QUESTION: Thank you. Two questions for you. Number one, there've been some questions as part of your exam. I'm wondering if you talked to the president about this, about the president's mental fitness. He has pushed back on that calling (inaudible) a stable genius. Can you assess the president's mental fitness for office?
JACKSON: Absolutely. So you -- many of you may have picked up on the fact that we did do a cognitive assessment as part of the exam. And initially, you know, I had no intention of including a cognitive assessment in this exam, because to be honest with you, per all the guidelines that are out there, it just -- it's not indicated at this time.
A lot of the guidelines would suggest that you do -- that you do cognitive screening questions, and that if you have a positive or concerning answer in the screening questions that then you engage with a cognitive-screening tool. So I had no intentions what so ever of doing that, like I said, because I didn't feel it was clinically indicated.
And part of the reason I didn't think it was clinically indicated is because I've spent almost every day in the -- in the president's presence since January 20 2000 -- or you know, last year when he -- when he got into office. And I've seen him every day, I see him one, two, sometimes three times a day, because of the location of my office.
We have conversations about many things, most if not -- most don't revolve around medical issues at all. But I've got to know him pretty well. And I had absolutely no concerns about his cognitive ability or his -- you know, his neurological function.
So I was not going to do a cognitive exam. I had no intention of doing one. The -- the -- the reason that we did the cognitive assessment is, plain and simple, because the president asked me to do it. He came to me and he said, is there something we can do, a test or some type of screen that we can do to assess my -- you know, my cognitive ability.
And so I looked into it, and once again, my initial question was that I didn't think it was indicated, and I didn't think we should do it. After looking at some of the guidelines, there are a few guidelines out there that lean in the direction of potentially doing it. You know, the Medicare guidelines and some of the NIA, National Institute of Aging, they've indicated that it might be a good thing to start doing for most patients in the future.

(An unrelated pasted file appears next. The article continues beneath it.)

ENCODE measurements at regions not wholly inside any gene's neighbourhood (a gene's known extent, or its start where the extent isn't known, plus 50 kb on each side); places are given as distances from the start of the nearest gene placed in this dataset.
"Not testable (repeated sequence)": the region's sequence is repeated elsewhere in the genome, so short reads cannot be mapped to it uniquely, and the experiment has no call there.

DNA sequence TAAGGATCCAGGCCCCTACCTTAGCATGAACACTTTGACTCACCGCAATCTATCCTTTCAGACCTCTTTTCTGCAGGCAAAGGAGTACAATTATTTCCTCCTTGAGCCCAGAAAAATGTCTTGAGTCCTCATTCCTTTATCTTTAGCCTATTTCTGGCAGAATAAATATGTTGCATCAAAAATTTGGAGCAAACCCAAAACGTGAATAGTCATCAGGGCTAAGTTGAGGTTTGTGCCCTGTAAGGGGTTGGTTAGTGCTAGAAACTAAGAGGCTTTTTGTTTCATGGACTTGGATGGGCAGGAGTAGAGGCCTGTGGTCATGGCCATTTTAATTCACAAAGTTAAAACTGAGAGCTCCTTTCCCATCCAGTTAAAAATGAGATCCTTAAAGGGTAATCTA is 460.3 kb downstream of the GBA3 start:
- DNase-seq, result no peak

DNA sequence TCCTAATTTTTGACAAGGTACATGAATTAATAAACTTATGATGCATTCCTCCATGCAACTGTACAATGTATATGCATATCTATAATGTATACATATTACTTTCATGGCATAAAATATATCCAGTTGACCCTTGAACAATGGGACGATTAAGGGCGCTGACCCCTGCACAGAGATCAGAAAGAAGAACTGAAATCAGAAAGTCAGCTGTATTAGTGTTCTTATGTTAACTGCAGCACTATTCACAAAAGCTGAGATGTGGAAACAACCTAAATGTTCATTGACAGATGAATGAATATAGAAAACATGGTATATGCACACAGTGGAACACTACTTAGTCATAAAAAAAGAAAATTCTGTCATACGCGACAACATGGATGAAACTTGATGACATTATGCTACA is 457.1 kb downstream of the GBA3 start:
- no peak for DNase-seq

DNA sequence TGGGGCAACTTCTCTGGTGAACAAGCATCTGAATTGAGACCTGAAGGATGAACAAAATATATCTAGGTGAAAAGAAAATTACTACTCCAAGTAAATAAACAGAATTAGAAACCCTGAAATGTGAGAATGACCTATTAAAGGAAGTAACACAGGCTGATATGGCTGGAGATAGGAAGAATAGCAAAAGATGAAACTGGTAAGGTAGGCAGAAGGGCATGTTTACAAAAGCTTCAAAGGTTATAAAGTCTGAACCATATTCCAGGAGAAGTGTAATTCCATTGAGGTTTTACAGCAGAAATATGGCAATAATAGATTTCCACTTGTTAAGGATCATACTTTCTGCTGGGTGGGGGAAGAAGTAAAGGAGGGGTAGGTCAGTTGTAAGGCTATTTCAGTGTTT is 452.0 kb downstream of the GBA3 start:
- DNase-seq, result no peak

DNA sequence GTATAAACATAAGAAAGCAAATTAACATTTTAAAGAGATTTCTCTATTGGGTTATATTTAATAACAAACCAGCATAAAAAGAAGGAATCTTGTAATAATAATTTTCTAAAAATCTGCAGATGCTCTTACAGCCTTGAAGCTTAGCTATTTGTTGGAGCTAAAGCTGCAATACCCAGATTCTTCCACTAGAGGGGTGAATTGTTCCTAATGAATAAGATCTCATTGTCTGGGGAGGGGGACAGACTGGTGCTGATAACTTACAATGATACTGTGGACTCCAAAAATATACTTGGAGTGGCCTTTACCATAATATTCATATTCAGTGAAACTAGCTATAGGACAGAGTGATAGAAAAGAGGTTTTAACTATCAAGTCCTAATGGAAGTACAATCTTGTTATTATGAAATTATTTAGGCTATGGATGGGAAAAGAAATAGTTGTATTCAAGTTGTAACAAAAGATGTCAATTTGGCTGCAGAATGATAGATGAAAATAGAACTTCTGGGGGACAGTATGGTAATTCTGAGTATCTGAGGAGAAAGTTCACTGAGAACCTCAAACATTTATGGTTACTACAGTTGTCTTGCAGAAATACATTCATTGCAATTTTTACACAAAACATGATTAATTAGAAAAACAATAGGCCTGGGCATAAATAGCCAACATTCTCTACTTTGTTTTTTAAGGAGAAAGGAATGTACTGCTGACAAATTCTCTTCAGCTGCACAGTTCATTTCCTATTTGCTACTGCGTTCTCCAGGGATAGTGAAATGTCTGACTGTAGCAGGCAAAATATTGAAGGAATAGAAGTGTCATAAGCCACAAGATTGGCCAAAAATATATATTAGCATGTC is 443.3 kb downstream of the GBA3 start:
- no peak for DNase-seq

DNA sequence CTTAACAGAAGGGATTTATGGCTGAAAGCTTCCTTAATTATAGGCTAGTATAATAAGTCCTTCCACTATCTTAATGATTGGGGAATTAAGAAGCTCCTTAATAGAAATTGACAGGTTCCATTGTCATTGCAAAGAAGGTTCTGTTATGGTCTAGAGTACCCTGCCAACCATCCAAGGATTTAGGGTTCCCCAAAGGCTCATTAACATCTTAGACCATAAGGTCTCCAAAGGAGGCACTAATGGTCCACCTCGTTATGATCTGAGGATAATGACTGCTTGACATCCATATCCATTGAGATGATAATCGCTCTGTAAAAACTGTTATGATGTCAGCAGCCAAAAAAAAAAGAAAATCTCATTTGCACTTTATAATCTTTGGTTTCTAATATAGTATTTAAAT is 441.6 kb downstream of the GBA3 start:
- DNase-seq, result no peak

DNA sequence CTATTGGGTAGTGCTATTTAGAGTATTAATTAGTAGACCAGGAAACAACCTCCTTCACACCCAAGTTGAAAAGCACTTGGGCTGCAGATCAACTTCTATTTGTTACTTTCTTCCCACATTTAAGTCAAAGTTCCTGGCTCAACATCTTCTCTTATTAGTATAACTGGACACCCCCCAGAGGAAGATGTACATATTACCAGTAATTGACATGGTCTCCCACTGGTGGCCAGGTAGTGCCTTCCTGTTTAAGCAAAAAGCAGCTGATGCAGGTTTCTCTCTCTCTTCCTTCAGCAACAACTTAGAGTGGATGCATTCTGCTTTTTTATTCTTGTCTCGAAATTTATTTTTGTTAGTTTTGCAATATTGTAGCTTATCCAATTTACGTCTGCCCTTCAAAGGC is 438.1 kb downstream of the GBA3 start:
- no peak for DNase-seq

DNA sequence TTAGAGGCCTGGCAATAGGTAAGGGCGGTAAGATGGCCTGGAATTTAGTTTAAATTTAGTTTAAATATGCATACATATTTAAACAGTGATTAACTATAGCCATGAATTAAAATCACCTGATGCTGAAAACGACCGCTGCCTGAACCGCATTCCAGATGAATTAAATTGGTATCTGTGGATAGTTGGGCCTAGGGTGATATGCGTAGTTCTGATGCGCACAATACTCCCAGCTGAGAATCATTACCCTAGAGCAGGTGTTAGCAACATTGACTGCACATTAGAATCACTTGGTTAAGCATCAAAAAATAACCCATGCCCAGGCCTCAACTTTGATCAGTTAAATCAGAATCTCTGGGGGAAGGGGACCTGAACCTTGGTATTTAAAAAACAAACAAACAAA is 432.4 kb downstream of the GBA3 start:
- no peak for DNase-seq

With that in mind, I went through and I looked at a variety of the cognitive assessments that were available. Most of them were very simple, very short, and I think that's -- that's the goal actually for primary care providers in doing this, is to keep it simple, keep it short.
We picked one of the ones that was a little bit more involved. It was longer. It was -- it was the more difficult one of all of them. It took significantly longer to complete, but the president did exceedingly well on it. So that was not driven at all by any clinical concerns I have. It was driven by the presidents wishes, and he -- he did well on it.
QUESTION: So to follow up, the president's personal doctor memorably said during the campaign that he would be the healthiest individual ever elected to the presidency. Do you agree with that assessment?
JACKSON: I'm not going to comment on that. My job is to -- is to basically give you my assessment of President Trump today. And I'm not going to make any comparisons with presidents over the last 200 years or anything.
QUESTION: Yes, there was an incident recently where the president appeared to slur his words while giving an address. Did you look into what the cause of that might have been at all?
JACKSON: I did. Yes, we talked about that. And actually one of my ENT consultants was involved in that. We evaluated him. We checked everything out. And everything was normal. We even went so far as to do an ultrasound of his (INAUDIBLE) glands and a few other things. And there was absolutely no, you know, clinical findings that would suggest -- I think the reason for that was, quite honestly, me being up here right now, I think I need a drink of water.
But I think that -- I had given the president some medication, it was specifically some Sudafed over the days previous. And I think that I had inadvertently kind of dried up his secretions a little bit more than I intended to. And I think that led to -- or that precipitated it.
QUESTION: Some people have suggested that could be related to dentures. Does the president wear dentures...
JACKSON: He does not. The president has no partial or any dentures of any kind.
QUESTION: Dr. Jackson...